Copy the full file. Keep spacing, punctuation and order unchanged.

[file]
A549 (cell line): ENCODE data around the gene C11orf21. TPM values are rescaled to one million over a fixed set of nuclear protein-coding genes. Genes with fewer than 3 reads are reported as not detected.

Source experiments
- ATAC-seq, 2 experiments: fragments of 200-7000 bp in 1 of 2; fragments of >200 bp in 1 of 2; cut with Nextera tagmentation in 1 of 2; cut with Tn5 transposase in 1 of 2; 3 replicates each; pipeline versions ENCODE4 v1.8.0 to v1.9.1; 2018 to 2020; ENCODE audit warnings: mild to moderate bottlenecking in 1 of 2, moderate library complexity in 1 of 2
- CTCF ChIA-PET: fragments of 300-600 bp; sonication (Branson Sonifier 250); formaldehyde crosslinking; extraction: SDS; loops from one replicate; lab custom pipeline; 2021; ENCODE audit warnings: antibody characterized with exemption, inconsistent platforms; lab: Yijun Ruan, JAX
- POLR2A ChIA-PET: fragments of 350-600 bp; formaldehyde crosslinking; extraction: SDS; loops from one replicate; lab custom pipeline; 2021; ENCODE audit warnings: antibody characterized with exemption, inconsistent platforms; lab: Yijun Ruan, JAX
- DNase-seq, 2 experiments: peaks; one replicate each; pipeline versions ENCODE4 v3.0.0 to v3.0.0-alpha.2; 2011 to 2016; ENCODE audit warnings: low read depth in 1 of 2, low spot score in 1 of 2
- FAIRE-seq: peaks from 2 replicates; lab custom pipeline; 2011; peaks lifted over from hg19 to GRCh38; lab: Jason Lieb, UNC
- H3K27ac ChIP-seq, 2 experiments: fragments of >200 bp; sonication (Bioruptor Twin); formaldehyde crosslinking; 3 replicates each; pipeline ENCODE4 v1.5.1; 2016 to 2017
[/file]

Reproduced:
A549 (cell line): ENCODE data around the gene C11orf21. TPM values are rescaled to one million over a fixed set of nuclear protein-coding genes. Genes with fewer than 3 reads are reported as not detected.

Source experiments
- ATAC-seq, 2 experiments: fragments of 200-7000 bp in 1 of 2; fragments of >200 bp in 1 of 2; cut with Nextera tagmentation in 1 of 2; cut with Tn5 transposase in 1 of 2; 3 replicates each; pipeline versions ENCODE4 v1.8.0 to v1.9.1; 2018 to 2020; ENCODE audit warnings: mild to moderate bottlenecking in 1 of 2, moderate library complexity in 1 of 2
- CTCF ChIA-PET: fragments of 300-600 bp; sonication (Branson Sonifier 250); formaldehyde crosslinking; extraction: SDS; loops from one replicate; lab custom pipeline; 2021; ENCODE audit warnings: antibody characterized with exemption, inconsistent platforms; lab: Yijun Ruan, JAX
- POLR2A ChIA-PET: fragments of 350-600 bp; formaldehyde crosslinking; extraction: SDS; loops from one replicate; lab custom pipeline; 2021; ENCODE audit warnings: antibody characterized with exemption, inconsistent platforms; lab: Yijun Ruan, JAX
- DNase-seq, 2 experiments: peaks; one replicate each; pipeline versions ENCODE4 v3.0.0 to v3.0.0-alpha.2; 2011 to 2016; ENCODE audit warnings: low read depth in 1 of 2, low spot score in 1 of 2
- FAIRE-seq: peaks from 2 replicates; lab custom pipeline; 2011; peaks lifted over from hg19 to GRCh38; lab: Jason Lieb, UNC
- H3K27ac ChIP-seq, 2 experiments: fragments of >200 bp; sonication (Bioruptor Twin); formaldehyde crosslinking; 3 replicates each; pipeline ENCODE4 v1.5.1; 2016 to 2017